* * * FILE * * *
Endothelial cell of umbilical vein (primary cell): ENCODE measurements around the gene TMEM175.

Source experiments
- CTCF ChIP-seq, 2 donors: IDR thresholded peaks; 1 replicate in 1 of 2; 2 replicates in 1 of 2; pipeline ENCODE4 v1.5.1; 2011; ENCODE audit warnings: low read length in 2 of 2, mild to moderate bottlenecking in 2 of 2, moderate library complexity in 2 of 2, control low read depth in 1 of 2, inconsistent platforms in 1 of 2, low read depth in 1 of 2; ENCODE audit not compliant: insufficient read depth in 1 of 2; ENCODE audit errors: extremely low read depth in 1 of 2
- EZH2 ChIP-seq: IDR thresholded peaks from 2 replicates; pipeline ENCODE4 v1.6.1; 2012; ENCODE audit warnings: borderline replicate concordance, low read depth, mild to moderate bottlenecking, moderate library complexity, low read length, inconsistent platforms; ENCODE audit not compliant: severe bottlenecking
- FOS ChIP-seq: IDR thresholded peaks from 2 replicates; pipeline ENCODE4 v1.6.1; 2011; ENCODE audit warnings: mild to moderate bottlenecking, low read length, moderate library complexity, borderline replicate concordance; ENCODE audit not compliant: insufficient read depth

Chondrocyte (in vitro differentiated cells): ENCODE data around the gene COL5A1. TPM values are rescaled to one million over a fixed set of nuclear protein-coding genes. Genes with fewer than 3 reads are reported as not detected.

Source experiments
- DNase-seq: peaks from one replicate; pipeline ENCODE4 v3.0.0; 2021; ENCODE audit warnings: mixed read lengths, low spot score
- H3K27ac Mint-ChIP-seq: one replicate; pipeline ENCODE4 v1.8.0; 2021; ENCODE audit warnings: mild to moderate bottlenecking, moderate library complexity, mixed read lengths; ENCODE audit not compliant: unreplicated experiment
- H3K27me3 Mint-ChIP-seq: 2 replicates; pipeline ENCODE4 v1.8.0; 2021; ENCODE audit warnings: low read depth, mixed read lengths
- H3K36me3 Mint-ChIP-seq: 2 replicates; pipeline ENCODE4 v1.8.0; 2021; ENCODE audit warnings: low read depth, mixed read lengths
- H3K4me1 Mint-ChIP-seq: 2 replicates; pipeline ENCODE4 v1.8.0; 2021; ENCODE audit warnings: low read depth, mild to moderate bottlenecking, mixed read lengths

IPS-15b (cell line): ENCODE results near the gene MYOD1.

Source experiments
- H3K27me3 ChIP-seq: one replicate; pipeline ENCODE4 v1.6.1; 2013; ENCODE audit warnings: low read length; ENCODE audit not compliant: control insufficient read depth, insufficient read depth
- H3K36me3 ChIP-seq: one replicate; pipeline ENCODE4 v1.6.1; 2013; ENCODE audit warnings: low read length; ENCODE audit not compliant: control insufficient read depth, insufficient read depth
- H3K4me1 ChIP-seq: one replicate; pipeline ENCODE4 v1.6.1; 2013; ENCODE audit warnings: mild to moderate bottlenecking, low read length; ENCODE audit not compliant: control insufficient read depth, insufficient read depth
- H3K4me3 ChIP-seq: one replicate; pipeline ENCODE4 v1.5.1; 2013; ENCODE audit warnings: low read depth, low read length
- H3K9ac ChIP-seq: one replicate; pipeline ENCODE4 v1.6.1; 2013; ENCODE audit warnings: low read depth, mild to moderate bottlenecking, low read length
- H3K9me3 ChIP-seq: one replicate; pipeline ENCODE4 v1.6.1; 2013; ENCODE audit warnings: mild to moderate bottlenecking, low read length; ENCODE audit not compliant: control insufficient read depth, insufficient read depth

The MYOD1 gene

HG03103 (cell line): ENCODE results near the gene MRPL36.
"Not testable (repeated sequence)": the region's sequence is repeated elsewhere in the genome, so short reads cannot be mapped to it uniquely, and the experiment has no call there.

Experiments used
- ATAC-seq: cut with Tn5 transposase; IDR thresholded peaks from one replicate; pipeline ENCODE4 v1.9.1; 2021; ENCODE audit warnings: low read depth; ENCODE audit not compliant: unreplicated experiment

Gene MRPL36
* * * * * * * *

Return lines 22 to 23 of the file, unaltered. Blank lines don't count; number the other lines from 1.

HG03103 (cell line): ENCODE results near the gene MRPL36.
"Not testable (repeated sequence)": the region's sequence is repeated elsewhere in the genome, so short reads cannot be mapped to it uniquely, and the experiment has no call there.